I am going to have to go out and slog through the snow this morning to search the interior of my car for Bluie. Bluie became separated from my right ear somewhere between sliding into the snow drift and careening towards the trees last night. Let me back up (if only I had been able to...)
I knew there was "weather" coming our way for my evening commute last night. The forecast was for rain that would eventually turn to sleet, and then to snow. So, having gone through this routine a few (thousand) times, I planned my trip home accordingly. Which was fine until I got a call on my cell phone on my way home and chattered away - oblivious to the sensible part of my brain which was yelling - DO NOT TAKE THE MOUNTAIN ROUTE! I did, indeed, take the mountain route because it is the rote route. In doing so, the eventual change to snow happened a lot faster because of the elevation (what happened to 'hot air rises'?) By the time my focus kicked in, I was past the PONR (point of no return) and had to forge onward. I still chattered away, although my teeth were beginning to clench. As I crept along where no car had gone before me, in driving snow, twisting roads and no light or clear road markers, I finally shrieked into the phone - "I've got to go - we've got FOG!" I will spare you the gory details, but the final, very steep descent to level ground and my farm-sweet-farm, was made by inches, brakes to the floor, with the car sliding sideways - luckily into the high snow banks - then toward the ditches and trees, then back and forth, until I finally reached the bottom. This is where a utility truck met it's demise (along with the driver, very unfortunately) a very sobering thought that was constantly in the back of my mind. By the time I reached my mailbox, my hands were shaking so hard, I couldn't get it open. I'll tackle that this morning, too.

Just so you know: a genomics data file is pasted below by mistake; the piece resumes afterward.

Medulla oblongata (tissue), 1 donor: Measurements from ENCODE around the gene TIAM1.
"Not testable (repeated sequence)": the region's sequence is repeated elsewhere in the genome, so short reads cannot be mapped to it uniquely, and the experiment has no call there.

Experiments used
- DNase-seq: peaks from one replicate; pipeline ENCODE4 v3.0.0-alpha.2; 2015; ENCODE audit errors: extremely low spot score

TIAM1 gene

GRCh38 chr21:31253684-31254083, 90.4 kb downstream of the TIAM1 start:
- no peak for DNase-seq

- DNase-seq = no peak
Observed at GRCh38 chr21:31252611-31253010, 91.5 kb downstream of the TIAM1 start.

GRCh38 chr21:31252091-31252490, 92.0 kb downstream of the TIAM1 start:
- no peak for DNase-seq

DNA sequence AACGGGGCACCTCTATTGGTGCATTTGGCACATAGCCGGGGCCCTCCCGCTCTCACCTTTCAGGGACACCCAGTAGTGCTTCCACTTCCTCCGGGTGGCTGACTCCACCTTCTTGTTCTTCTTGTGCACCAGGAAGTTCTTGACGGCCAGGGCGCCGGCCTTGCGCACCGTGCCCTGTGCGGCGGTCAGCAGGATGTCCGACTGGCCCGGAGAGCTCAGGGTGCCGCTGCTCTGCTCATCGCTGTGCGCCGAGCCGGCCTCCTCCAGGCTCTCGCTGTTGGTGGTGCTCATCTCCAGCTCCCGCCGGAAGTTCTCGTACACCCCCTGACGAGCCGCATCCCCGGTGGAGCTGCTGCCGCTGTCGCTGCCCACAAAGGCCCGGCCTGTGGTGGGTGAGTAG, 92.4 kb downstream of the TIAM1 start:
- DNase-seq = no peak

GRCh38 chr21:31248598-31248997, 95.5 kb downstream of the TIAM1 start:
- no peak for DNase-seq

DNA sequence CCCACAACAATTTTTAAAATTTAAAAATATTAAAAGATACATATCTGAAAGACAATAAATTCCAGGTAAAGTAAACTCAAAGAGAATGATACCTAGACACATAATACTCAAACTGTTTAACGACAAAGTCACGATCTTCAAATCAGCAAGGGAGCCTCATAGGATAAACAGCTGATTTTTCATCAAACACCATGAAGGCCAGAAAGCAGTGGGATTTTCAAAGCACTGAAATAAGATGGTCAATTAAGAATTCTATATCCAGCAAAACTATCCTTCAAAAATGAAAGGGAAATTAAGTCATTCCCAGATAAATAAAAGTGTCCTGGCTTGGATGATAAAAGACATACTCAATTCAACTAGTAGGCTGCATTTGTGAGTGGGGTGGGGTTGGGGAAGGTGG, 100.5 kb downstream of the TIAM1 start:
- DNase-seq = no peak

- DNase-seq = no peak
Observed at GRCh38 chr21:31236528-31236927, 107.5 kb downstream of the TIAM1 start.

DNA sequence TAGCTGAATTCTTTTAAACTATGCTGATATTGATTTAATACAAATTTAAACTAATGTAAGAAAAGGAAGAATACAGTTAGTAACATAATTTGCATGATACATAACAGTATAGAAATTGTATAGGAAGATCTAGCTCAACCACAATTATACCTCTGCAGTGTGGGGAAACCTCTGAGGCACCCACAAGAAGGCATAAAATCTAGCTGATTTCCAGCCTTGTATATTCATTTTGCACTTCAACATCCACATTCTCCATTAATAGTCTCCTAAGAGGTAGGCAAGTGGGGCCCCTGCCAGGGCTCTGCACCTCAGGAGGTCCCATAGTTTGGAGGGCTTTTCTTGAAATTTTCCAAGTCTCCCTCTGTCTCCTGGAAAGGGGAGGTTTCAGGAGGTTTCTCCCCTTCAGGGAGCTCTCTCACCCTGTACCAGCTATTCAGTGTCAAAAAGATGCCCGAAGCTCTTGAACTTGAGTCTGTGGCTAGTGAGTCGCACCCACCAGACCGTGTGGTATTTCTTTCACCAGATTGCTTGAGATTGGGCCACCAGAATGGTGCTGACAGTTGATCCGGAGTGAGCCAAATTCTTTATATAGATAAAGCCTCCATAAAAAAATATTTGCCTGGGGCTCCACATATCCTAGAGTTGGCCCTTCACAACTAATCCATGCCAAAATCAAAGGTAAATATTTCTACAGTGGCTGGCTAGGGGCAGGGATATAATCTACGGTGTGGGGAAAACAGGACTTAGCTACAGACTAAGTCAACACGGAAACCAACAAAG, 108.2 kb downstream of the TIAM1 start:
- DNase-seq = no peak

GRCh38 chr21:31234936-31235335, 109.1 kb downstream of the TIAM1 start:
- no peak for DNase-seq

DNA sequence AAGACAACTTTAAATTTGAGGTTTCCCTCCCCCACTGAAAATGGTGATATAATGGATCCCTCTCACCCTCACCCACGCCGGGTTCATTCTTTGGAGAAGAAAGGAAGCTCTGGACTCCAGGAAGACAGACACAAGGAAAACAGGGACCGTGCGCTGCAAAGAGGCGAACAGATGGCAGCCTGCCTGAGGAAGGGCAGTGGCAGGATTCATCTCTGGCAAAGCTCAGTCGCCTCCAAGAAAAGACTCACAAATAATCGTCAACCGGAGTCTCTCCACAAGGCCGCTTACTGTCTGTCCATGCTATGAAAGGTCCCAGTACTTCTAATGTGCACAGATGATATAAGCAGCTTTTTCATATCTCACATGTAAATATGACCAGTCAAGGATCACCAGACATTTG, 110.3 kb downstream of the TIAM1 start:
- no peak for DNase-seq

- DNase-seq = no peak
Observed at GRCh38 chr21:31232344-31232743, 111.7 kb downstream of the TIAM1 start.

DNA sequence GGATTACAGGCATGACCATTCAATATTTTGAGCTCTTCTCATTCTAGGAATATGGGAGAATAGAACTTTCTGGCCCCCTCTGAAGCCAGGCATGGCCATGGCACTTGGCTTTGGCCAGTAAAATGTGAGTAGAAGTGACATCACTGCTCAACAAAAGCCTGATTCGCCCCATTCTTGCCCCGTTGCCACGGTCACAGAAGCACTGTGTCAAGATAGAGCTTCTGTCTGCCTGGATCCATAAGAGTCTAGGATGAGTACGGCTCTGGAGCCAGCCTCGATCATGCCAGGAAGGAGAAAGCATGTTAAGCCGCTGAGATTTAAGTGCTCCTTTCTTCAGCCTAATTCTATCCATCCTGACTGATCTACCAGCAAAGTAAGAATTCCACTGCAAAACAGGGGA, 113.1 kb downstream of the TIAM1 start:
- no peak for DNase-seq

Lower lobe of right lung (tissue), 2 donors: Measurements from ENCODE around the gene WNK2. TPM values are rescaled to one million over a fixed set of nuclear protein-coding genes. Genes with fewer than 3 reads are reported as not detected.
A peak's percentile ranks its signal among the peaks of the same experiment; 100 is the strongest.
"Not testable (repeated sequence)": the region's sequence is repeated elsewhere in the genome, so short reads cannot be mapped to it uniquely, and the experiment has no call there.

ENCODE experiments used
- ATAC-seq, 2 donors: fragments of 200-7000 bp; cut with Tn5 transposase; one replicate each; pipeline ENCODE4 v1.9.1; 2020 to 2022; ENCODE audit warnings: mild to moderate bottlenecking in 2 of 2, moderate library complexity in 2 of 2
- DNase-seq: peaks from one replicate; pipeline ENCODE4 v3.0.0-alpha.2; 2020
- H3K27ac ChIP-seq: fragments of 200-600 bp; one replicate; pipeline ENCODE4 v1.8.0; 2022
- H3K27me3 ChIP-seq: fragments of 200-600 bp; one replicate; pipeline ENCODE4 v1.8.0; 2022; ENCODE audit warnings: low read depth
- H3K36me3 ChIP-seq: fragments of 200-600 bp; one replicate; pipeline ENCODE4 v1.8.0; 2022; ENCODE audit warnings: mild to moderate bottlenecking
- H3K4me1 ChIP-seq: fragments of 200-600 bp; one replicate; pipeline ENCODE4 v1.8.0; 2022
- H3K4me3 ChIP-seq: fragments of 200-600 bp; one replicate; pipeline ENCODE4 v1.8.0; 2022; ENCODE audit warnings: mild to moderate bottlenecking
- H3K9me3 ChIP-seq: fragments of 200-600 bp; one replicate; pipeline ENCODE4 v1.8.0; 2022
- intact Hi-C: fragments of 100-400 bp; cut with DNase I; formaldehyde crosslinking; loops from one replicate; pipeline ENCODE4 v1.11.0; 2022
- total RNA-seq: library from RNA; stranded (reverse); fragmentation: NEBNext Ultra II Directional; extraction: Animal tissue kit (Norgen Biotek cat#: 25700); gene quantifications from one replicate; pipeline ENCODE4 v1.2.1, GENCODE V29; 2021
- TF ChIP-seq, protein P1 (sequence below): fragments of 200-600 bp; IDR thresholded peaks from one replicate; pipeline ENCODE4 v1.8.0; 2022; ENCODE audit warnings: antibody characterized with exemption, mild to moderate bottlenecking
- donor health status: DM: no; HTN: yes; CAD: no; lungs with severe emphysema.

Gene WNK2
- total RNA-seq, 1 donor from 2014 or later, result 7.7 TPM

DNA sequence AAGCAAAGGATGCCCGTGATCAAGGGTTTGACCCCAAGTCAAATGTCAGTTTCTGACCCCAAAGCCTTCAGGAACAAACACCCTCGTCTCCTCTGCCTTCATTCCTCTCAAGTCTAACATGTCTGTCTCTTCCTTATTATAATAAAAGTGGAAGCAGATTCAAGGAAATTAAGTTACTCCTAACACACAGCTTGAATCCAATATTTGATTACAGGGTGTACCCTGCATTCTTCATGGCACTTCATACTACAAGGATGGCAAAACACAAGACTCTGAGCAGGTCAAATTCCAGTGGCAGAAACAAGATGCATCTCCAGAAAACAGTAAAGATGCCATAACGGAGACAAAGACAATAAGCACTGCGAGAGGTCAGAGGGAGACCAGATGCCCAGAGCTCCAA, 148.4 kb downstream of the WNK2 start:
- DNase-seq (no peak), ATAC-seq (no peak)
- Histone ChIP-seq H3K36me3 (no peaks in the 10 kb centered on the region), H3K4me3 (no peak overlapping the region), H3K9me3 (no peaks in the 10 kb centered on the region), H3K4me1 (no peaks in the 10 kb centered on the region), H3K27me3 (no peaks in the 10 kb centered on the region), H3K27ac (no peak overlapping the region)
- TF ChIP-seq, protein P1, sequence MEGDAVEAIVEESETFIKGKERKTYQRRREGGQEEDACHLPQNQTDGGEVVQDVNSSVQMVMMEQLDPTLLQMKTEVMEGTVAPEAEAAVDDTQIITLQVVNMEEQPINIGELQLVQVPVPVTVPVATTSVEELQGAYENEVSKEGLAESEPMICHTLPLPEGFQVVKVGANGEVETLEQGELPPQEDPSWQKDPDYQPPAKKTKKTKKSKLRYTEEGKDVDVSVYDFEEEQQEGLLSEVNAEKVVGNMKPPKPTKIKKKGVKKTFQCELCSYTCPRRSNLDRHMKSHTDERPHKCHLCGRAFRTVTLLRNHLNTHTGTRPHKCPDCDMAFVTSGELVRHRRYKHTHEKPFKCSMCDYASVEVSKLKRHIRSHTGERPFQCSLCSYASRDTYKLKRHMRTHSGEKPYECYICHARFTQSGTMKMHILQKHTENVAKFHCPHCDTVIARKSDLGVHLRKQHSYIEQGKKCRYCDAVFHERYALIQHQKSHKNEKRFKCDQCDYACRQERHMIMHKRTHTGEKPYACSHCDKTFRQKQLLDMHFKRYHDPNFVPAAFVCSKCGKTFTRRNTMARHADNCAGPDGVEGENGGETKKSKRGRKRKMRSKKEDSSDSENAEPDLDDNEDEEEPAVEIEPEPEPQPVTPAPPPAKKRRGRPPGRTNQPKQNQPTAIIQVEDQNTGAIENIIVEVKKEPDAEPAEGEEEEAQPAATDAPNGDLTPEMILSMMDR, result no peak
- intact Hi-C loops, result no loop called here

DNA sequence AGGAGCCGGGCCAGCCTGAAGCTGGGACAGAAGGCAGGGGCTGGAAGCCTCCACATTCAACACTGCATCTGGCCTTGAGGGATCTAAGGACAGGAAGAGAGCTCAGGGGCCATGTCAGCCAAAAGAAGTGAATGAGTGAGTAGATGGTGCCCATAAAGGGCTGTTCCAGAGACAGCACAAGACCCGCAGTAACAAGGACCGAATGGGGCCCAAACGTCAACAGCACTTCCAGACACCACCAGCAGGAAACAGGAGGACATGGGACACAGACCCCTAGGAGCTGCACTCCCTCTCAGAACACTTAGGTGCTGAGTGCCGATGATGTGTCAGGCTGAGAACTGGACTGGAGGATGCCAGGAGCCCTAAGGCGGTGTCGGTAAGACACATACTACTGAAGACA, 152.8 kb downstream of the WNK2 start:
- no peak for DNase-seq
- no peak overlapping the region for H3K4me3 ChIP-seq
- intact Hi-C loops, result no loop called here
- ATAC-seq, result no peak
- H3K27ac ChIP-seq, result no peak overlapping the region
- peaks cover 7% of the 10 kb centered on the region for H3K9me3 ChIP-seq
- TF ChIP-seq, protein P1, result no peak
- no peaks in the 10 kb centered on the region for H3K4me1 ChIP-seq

I have just printed out a little sign to be taped to my dashboard: NO MOUNTAIN ROAD UNTIL APRIL. I owe my safe arrival last night to a combination of the skill that driving for years in Cleveland and in this mountain area during winters has given me - and to divine intervention.
Since I was so completely wired, I didn't make it to bed and to blissful sleep until much after my normal bedtime. And then, clearly and distinctly, do-wog retching woke me abruptly from a sound sleep at 3A. Bernie had been eating the rug again. Out they went - hopefully, Bernie brought up her early breakfast by herself - there was too much snow and darkness to tell - and I went to work duct-taping every exposed edge on the rug. I didn't bother to go back to bed.
I sit here, with my fourth cup of coffee, contemplating giving up my job and do-wogs.